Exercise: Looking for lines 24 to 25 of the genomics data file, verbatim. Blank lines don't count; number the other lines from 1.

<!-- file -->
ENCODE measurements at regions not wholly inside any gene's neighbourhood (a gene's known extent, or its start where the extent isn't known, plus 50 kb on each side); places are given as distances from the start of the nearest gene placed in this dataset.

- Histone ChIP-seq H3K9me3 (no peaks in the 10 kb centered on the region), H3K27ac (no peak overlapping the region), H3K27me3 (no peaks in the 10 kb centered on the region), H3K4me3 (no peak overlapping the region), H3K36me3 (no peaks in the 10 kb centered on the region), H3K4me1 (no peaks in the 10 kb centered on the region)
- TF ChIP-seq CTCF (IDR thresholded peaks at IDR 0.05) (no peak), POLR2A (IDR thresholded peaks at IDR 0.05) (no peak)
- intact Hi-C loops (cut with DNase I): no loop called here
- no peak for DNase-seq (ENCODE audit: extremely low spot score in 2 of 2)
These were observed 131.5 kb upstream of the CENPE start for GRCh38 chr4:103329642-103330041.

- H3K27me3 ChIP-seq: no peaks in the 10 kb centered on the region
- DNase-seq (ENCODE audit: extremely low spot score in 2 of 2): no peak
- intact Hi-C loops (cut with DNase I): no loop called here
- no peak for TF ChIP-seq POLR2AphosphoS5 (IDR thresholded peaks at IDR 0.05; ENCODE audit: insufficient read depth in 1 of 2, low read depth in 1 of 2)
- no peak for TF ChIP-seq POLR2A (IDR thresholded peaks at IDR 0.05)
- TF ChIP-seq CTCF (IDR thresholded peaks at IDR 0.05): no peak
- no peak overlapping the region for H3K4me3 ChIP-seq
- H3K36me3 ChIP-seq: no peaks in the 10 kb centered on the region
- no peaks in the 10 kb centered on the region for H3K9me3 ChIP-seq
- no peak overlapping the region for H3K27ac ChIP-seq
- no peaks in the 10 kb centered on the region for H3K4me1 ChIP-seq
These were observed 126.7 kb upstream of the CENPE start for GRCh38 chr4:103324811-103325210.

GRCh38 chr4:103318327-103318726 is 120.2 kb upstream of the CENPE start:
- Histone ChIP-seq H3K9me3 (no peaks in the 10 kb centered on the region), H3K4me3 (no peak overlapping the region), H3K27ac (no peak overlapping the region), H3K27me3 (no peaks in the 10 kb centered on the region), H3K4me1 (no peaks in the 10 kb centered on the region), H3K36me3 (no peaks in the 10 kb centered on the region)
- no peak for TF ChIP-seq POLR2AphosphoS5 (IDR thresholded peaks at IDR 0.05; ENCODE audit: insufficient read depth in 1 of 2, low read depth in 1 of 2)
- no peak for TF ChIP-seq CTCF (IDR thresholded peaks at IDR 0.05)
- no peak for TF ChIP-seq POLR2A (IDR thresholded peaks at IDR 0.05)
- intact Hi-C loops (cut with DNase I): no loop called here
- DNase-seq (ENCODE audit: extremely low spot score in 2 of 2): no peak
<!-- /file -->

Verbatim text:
- intact Hi-C loops (cut with DNase I): no loop called here
- DNase-seq (ENCODE audit: extremely low spot score in 2 of 2): no peak